Christmas Gifts for Asian Home Cooks – A Guide to Asian Kitchen Essentials
Christmas gifts for Asian home cooks include Asian kitchen essentials like a rustic mortar and pestle and quality rice cooker, a sturdy cleaver and a set of bamboo rice baskets – none of which need be expensive. Here’s our guide to the kitchen essentials for home cooks who love cooking Asian food.
If you have family and friends who love cooking Asian food at home, then they need to have some Asian kitchen essentials and the right equipment to make their time in the kitchen more productive. The Asian kitchen is not about gadgets, it’s about having the right tools for the recipe – recipes that often require a lot of hands-on preparation and kitchen equipment that can be quite rustic, like a traditional mortar and pestle.
Whatever kind of Asian cuisine your loved-ones like to cook, they’ll need each of these Asian cooking tools in their home, so I suggest you take a peek in their cupboards and drawers before doing your Christmas shopping. Here’s our guide to the perfect Christmas gifts for Asian home cooks, no matter what kind of Asian food they’re obsessed with making, whether it’s Thai food, Vietnamese cuisine, Cambodian dishes, or Indonesian specialties.
This is the first of a series of posts on Christmas gift ideas. Click through for our guides to Classic Cookbooks for Serious Cooks for Christmas, Christmas Gifts for Travel Photographers and Travellers Who Love Photography and Christmas Gifts for Picnic Lovers.
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Christmas Gifts for Asian Home Cooks
A Rice Cooker
A rice cooker tops my list of Asian kitchen essentials. It’s a must-have in the Asian home kitchen (even though I said this guide is not about gadgets) and is one of the best Christmas gifts for Asian home cooks. With all the mis en place preparation that takes place in Asian cooking – particularly if you’re making a family style feast to be shared – the last thing you need to worry about is burnt or soggy rice. Look for a rice cooker with a steaming option, but shy away from those multi-function ones that do several things averagely – they’re gadgets. I’m asking Santa for this state-of-the-art rice cooker by Cuckoo. For additional Christmas cheer, Lara suggests hiding an assortment of furikake Japanese seasonings inside.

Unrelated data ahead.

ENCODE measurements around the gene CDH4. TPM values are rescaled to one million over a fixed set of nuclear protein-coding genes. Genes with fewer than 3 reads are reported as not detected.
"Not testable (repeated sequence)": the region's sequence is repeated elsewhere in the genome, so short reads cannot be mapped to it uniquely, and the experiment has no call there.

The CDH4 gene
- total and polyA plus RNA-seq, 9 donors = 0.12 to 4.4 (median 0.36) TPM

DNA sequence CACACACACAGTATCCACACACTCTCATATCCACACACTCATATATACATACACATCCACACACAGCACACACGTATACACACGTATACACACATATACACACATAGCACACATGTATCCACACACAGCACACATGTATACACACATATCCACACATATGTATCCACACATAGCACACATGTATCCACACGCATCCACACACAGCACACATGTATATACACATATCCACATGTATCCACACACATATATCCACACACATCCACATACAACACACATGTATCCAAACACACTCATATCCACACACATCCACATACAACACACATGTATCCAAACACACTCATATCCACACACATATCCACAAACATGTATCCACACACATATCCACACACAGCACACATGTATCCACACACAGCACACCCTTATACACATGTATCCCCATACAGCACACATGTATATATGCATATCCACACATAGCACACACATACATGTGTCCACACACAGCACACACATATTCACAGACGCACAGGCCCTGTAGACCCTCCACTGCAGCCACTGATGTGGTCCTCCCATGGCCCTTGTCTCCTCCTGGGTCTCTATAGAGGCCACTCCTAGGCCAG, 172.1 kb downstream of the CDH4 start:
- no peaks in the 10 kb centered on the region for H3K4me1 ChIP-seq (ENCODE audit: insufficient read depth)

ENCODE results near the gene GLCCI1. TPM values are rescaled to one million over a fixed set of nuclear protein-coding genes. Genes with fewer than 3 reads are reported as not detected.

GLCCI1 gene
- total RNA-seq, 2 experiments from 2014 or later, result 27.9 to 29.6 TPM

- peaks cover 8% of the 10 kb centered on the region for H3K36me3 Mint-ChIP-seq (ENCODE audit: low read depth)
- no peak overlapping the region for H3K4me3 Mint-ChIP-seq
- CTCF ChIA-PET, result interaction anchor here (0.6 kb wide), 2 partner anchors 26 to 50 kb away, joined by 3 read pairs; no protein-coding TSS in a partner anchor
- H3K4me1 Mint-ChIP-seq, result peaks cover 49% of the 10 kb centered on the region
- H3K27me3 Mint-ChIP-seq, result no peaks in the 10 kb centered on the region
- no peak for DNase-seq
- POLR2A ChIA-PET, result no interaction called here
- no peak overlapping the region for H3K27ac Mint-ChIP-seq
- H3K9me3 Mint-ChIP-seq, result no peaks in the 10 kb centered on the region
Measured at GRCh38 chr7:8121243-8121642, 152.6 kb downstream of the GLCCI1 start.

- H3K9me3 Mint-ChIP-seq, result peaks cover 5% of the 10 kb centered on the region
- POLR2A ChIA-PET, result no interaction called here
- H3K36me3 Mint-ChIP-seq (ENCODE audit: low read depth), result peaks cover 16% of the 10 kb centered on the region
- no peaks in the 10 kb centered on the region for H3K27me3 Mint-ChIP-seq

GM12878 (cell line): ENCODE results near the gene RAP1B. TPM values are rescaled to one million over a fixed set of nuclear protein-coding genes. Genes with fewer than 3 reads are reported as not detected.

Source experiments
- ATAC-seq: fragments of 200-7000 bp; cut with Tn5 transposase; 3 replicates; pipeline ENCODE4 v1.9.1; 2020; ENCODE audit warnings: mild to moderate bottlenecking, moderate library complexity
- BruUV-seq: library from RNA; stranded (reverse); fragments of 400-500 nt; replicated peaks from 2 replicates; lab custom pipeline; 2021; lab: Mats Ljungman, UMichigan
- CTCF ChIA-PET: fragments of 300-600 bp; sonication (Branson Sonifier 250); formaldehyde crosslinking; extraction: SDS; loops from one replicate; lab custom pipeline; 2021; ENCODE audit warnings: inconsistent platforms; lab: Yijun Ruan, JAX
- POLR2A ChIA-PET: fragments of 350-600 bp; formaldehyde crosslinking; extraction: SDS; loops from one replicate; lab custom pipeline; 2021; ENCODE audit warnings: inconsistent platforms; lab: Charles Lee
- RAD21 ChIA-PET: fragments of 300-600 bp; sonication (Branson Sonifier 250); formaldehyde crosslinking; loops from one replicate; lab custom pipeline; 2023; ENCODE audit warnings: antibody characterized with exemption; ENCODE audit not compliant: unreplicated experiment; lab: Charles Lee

Mortar and Pestle
While mortar and pestles are used in Asian kitchens across the region, if you’re cooking Thai or Cambodian food this item is absolutely essential for pounding your own curry pastes. But don’t just buy any mortar and pestle. Get an unpolished granite mortar and pestle as they are more effective for grinding. You want a mortar and pestle that is at least 6 inches in diameter so you can make a couple of cups of curry paste in one bashing. Note that if your Asian food obsessed friend loves making Cambodian and Thai salads like som tam, they’ll need a wooden mortar and pestle. Home made curry pastes also make fantastic Christmas gifts.
I remember when we first started Grantourismo with our one-year round-the-world trip back in 2010, chef Gary Robinson told me that the best knife to travel the world with was a cleaver. I took my favourite fancy Global Japanese chef’s knife instead and soon regretted it. With my mini-cleaver (often called a utility knife in Asia), I have the best of both worlds. Its blade is just fine enough to julienne with, I can bash a garlic clove with it, and I can use the side of the blade to transfer chopped ingredients to my mortar and pestle. Add a small paring knife and the Asian home cook in your life will have most situations covered.